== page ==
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  • This topic has 4 replies, 3 voices, and was last updated 4 years, 2 months ago by Max. This post has been viewed 65 times
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    • #98058

        It’s clear to me that there is a lot wrong with what we eat as modern Americans. As a response to that, there are various diet plans and schemes out there.

        IMO, the problem is one of poor diet, excess junk calories, and laziness. I do not personally believe that carbohydrates are wrong. I think they are fine in moderation, and are beneficial to high intensity exercise. It’s about balance and self control.

        I think the problem is due to excess calorie intake versus lack of exercise. It’s a problem with nutrition-poor processed foods, additives, high fructose corn syrup, growth hormones in meat, and the like. This is just a very short summary.

        The main purpose of this forum is tactical training. The basis of tactical ability is physical fitness. Thus, if you seek to become tactically trained, you are a fool if you neglect that foundational fitness aspect. Good nutrition will support not only your tactical fitness training, but your whole life health project, and your ability to perform in the field in a survival situation.

        Let’s get a discussion going about sound nutrition practices that support good body composition, health and tactical effectiveness. It must support tactical fitness training plans. These are not plans for sedentary people, because that is not what we are about here on the forum – you should have a strategy to increase your tactical fitness.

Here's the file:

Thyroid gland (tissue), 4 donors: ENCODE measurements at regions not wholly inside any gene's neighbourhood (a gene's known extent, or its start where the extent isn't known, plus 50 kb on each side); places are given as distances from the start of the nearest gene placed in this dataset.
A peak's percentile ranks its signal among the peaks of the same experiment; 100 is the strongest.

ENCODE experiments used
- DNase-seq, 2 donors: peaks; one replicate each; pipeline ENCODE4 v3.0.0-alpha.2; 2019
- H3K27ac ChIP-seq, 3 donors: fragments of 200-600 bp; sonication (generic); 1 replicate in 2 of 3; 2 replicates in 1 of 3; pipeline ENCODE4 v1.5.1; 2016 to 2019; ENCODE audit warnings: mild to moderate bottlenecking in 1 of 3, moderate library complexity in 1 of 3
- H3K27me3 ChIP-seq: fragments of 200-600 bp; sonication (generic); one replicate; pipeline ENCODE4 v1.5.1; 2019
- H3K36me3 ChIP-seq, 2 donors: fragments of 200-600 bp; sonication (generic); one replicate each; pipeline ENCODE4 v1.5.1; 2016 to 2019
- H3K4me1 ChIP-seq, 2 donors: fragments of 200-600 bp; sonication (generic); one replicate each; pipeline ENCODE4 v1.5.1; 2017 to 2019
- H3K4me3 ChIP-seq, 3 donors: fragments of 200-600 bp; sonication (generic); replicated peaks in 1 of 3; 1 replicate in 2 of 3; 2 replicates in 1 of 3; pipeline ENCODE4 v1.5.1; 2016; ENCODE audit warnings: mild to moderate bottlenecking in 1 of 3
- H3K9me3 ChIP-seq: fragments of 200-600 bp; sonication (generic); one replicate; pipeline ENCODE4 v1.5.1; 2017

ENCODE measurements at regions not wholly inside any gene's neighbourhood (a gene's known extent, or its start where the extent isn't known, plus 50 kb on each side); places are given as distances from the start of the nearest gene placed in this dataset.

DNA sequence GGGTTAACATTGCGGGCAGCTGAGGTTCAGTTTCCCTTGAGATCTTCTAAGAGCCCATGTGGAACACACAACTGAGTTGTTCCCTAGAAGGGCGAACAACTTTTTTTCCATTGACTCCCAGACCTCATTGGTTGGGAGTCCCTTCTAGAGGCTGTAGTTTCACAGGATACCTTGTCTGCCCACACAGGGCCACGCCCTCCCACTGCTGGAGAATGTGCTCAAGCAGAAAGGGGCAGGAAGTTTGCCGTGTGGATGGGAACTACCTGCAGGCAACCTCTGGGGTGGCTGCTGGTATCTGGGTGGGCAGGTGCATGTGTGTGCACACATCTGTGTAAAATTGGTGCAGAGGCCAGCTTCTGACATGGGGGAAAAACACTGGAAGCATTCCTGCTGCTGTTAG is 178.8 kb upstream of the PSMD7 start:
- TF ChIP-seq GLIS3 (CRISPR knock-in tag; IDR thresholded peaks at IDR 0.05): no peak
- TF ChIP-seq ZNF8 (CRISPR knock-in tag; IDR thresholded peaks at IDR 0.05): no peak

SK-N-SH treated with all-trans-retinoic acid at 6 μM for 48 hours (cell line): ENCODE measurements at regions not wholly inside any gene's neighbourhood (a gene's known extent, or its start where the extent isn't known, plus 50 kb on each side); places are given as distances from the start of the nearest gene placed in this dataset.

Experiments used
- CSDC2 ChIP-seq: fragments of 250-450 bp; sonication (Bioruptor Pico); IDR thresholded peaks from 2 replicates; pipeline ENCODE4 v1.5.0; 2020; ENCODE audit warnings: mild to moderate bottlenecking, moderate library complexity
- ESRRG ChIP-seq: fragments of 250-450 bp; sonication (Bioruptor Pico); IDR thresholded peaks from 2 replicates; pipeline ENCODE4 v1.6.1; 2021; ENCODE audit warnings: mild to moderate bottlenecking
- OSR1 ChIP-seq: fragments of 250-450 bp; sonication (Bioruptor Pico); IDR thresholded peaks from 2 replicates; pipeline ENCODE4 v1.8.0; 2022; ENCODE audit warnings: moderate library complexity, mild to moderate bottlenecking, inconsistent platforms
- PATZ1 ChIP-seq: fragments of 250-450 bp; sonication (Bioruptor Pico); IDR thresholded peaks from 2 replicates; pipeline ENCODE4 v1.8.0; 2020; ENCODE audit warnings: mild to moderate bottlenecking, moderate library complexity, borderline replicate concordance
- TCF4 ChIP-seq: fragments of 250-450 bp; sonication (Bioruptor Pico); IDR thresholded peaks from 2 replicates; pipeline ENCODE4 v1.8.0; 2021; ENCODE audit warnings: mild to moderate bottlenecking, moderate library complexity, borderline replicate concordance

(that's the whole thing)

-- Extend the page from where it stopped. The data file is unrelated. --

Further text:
This whole sub-forum is new, so feel free to comment here or start a new thread about any specific subject. I am seeking constructive open discussion that will enhance the knowledge of readers and assist them in their practical training. Note that there is a separate new sub-forum for field and survival rations.

      • #98059
        Brian from Georgia

          Former fat guy here, so I speak from a position of authority :-)

          6-7 years ago, I was 50 pounds heavier, sedentary, with high BP. Standard American Diet of fast food, sugar and soda.

          I started running 3X per week and lifting weights 2-3X per week. I quit soft drinks, all fast food, fried food and heavily processed foods. For a while, I went low carb and low calorie (1700-2000 per day).

          I dropped weight (from 242 lbs down to about 203 lb) but noticed I was losing muscle mass. I measured my arm since it doesn’t hold a lot of fat. I lost about 1 inch and also hit a weight loss plateau.

          I upped my calories to about 2300 cal/day by adding complex carbs (oatmeal, brown rice, sweet potatoes, whole grains, etc.) and a little more meat. This accelerated my metabolism and gave more energy to both fuel and recover from workouts. I dropped from 203 lbs down to 191 lbs while gaining both strength and muscle mass.

          Balance is key.

        • #98060

            I think I have been approaching nutrition like I do gear…..I have tried everything and overthink things.